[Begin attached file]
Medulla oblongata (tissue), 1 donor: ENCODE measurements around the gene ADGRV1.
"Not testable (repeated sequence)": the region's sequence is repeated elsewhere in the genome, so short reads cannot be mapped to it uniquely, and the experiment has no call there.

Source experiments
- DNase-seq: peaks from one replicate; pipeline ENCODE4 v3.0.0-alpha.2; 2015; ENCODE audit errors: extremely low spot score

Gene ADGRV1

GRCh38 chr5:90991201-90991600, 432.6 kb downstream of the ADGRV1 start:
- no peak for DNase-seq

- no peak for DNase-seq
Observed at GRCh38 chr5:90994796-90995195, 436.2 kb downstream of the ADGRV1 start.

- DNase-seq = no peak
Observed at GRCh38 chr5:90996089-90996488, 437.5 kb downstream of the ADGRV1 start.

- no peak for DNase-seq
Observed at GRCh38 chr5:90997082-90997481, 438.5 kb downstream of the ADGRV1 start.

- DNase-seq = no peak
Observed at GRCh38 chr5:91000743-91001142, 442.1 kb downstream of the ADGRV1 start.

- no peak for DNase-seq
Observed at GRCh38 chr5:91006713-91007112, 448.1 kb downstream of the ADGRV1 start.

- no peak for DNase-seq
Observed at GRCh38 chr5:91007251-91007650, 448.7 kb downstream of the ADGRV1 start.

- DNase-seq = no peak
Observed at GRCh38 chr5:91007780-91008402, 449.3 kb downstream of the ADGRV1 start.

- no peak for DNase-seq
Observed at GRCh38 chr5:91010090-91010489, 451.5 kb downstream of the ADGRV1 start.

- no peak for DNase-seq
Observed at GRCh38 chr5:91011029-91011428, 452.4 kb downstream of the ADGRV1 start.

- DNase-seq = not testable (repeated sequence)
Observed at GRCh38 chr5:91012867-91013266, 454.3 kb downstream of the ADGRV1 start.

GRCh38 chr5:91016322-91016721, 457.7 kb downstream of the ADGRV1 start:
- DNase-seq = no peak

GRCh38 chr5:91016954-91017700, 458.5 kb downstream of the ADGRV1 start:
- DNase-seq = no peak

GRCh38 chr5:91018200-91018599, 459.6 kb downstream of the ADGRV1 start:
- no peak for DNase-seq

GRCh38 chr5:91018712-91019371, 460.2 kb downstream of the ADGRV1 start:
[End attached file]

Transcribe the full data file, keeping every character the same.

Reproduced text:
Medulla oblongata (tissue), 1 donor: ENCODE measurements around the gene ADGRV1.
"Not testable (repeated sequence)": the region's sequence is repeated elsewhere in the genome, so short reads cannot be mapped to it uniquely, and the experiment has no call there.

Source experiments
- DNase-seq: peaks from one replicate; pipeline ENCODE4 v3.0.0-alpha.2; 2015; ENCODE audit errors: extremely low spot score

Gene ADGRV1

GRCh38 chr5:90991201-90991600, 432.6 kb downstream of the ADGRV1 start:
- no peak for DNase-seq

- no peak for DNase-seq
Observed at GRCh38 chr5:90994796-90995195, 436.2 kb downstream of the ADGRV1 start.

- DNase-seq = no peak
Observed at GRCh38 chr5:90996089-90996488, 437.5 kb downstream of the ADGRV1 start.

- no peak for DNase-seq
Observed at GRCh38 chr5:90997082-90997481, 438.5 kb downstream of the ADGRV1 start.

- DNase-seq = no peak
Observed at GRCh38 chr5:91000743-91001142, 442.1 kb downstream of the ADGRV1 start.

- no peak for DNase-seq
Observed at GRCh38 chr5:91006713-91007112, 448.1 kb downstream of the ADGRV1 start.

- no peak for DNase-seq
Observed at GRCh38 chr5:91007251-91007650, 448.7 kb downstream of the ADGRV1 start.

- DNase-seq = no peak
Observed at GRCh38 chr5:91007780-91008402, 449.3 kb downstream of the ADGRV1 start.

- no peak for DNase-seq
Observed at GRCh38 chr5:91010090-91010489, 451.5 kb downstream of the ADGRV1 start.

- no peak for DNase-seq
Observed at GRCh38 chr5:91011029-91011428, 452.4 kb downstream of the ADGRV1 start.

- DNase-seq = not testable (repeated sequence)
Observed at GRCh38 chr5:91012867-91013266, 454.3 kb downstream of the ADGRV1 start.

GRCh38 chr5:91016322-91016721, 457.7 kb downstream of the ADGRV1 start:
- DNase-seq = no peak

GRCh38 chr5:91016954-91017700, 458.5 kb downstream of the ADGRV1 start:
- DNase-seq = no peak

GRCh38 chr5:91018200-91018599, 459.6 kb downstream of the ADGRV1 start:
- no peak for DNase-seq

GRCh38 chr5:91018712-91019371, 460.2 kb downstream of the ADGRV1 start: